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What's your guy's thoughts on using reg unleaded in these old cars that were meant to run Regular leaded? Is it a big deal to run unleaded in my 68 lemans if the valves or seats haven't been changed out?
 

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Discussion Starter #2
I should add, all I have is a 350 with a 2 barrel....... wasn't the whole lead deal more to do with high performance engines?
 

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As long as you use high octane(91 or 93), you'll be fine.
 

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I use the regular with lead substitute in my '55 and it does fine. The GTO needs high octane and I put lead substitute in hat too, but not sure if it is necessary.
 

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I am using Lucas Ethanol Treatment.

I add 1oz per every 5 gallons at every fill. I noticed improved detonation. The car ran great before, but since using it, I noticed improved firing.

If your car begins running like $hit after years of using this junk gas, check the rubber in the carb for cracks and replace with ethanol friendly ones.
 

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I should add, all I have is a 350 with a 2 barrel....... wasn't the whole lead deal more to do with high performance engines?
It's my understanding it had to do with the valve seats. To run unleaded you wanted hardened valve seats. If the seats haven't been changed, I would run a lead substitute too....
 

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The general consensus in the industry is that lead is needed for these cars IF they are running under constant high load: above 3000 rpm for extended periods or trailer towing. The lead is needed to prevent valve seat recession. Hardened valve seats aren't deemed necessary if the car is a cruiser/not pushed super hard. I have seen valve seat recession in some of my own cars over the years running unleaded fuel and stock valve seats, and these cars were not driven super hard and had mild camshafts. I re-did the heads on my '67 about 5 years ago (6-10k miles ago) with stock soft seats (all I could find for my small valve heads). I'll let you know down the line if I have issues, as I drive the car a lot.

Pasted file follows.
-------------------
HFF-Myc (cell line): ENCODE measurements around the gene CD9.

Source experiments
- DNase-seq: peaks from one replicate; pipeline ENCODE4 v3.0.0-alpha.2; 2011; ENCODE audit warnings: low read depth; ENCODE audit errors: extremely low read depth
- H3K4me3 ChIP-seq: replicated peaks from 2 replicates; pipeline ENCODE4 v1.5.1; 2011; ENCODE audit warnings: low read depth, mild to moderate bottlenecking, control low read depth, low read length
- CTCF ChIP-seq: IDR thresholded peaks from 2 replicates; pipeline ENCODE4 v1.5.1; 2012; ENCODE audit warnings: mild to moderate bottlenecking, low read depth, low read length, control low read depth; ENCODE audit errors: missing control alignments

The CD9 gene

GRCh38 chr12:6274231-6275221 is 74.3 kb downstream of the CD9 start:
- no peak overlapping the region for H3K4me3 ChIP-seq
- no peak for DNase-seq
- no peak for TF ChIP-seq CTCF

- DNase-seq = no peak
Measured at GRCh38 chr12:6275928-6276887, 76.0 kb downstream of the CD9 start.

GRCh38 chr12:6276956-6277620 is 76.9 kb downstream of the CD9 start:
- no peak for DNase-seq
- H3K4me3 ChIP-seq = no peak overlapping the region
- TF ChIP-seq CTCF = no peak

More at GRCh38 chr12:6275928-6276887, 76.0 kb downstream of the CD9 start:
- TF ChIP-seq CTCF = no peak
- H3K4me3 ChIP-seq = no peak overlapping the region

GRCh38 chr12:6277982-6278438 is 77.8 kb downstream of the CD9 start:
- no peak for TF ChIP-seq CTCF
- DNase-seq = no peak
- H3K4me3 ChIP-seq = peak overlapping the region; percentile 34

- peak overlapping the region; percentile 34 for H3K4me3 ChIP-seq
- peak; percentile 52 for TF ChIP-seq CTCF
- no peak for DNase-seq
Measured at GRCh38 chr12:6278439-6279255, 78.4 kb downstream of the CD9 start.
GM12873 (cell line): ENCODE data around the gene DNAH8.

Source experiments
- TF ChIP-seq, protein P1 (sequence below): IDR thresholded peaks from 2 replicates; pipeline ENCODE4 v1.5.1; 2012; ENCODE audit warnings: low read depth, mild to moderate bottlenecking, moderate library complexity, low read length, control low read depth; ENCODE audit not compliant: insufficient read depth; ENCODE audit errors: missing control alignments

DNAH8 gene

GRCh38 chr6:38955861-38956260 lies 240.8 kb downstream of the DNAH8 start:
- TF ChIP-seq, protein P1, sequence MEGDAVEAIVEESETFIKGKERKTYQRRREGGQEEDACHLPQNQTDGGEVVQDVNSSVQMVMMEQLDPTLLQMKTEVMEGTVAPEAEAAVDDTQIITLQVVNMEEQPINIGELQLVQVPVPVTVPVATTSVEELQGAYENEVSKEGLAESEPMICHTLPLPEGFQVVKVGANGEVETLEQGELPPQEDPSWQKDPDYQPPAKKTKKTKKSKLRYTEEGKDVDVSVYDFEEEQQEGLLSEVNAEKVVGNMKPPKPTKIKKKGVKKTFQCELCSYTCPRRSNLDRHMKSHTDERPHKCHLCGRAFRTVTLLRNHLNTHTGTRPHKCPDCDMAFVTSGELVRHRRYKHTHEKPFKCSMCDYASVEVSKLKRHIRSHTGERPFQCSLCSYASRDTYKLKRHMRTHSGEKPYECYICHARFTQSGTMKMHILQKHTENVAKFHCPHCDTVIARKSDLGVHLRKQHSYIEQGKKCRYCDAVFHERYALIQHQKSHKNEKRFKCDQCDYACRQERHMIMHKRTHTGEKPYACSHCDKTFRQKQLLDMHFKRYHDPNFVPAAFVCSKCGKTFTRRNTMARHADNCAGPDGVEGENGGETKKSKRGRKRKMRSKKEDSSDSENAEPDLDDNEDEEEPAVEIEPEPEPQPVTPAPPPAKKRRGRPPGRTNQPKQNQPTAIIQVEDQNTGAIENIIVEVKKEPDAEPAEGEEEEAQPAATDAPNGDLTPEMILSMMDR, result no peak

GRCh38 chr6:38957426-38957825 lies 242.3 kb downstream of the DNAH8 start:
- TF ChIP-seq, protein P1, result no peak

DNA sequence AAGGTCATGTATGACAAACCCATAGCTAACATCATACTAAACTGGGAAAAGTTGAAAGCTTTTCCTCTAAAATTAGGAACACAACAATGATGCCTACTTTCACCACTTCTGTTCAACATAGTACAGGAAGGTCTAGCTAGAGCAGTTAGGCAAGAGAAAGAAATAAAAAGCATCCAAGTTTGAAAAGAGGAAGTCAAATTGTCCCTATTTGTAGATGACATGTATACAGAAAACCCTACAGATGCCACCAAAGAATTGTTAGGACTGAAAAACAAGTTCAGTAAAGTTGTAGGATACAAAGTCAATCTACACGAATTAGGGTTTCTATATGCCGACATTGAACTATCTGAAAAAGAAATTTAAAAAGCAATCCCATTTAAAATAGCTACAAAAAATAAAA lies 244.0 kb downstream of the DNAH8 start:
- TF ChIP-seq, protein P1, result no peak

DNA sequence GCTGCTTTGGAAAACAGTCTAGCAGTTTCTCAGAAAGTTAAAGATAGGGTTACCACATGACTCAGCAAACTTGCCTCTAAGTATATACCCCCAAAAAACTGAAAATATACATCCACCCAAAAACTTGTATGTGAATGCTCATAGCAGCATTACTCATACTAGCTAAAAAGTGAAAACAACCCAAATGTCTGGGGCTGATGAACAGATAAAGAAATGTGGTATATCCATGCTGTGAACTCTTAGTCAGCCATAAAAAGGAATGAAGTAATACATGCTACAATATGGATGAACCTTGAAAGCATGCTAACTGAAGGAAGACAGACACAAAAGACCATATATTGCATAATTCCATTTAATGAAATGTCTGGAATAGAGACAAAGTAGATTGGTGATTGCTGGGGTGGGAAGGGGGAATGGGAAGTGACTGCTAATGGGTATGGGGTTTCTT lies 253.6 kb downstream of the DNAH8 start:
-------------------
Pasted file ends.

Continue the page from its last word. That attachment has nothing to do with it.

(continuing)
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I used to work with a guy that built Pro Stock Oldmobile engines, he said that BOP used a better grade of metal than Chevy heads. When I asked him if I should put hardened seats in my engine, he said that it wasn't neccessary. He also claimed that if the seats aren't installed right, they can push out and destroy your engine. I can't say if any of that is true or not though just food for thought.
 

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I have heard the same thing from machinists. That said, I have personally experienced valve recession within 30,000 miles of normal use, and had a valve seat drop out of a head that was not installed correctly on another car. The "soft" seats in my '65 GTO have held up fine so far for 32 years and 50,000+ miles, and that car has been driven hard. Anybody else out there have any real world results of hardened vs oem valve seats??
 

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Lead in fuel served two purposes. One was to raise the octane rating, the other was to provide lubrication for the exhaust valve seats.

Like many things in the car hobby, this is one of those topics where you'll find people who are passionate about one position or the other: meaning whether or not hardened seats are necessary.

It's true that Pontiac "iron" is of better quality than bowtie iron. Also, unless you're spending lots of time under very heavy load (like pulling a trailer, or constant racing) it's not likely that you'll have a problem with "old" seats and unleaded fuel, in my opinion. It's also true that if you have the seats replaced and it's not done right, there's a risk there as well. (In addition because of that "joint" in the metal the seat inserts are going to tend to run hotter than they would if it was all continuous metal.)

In short, there's some degree of risk in both choices. Me, in my car and how I drive it, I'm sure I'm fine without replacing the seats.

Everyone has to make that decision for themselves though.

Bear
 

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if your 350 is in good shape you should be ok, my dad had my cars original 326 2v engine rebuilt around 1982, phs papers state 9'2 compreshion for the 2v and frome that point to now it always gets reguler 89 octane put into its tank and never gets any additives. its been 0ver 30 years and 50'000 miles and has had to trouble. car gets driven liek a modern car meaning 70-75 on the highways, 60 on backroads, heavy takeoffs from time to time and even some 120 plus joyrides and still no trouble. pontiac designers had a very strong engine design that has proven durible even by todays standerds. with all that said i think your 350 be fine as long has your not drag raceing.:cool
 
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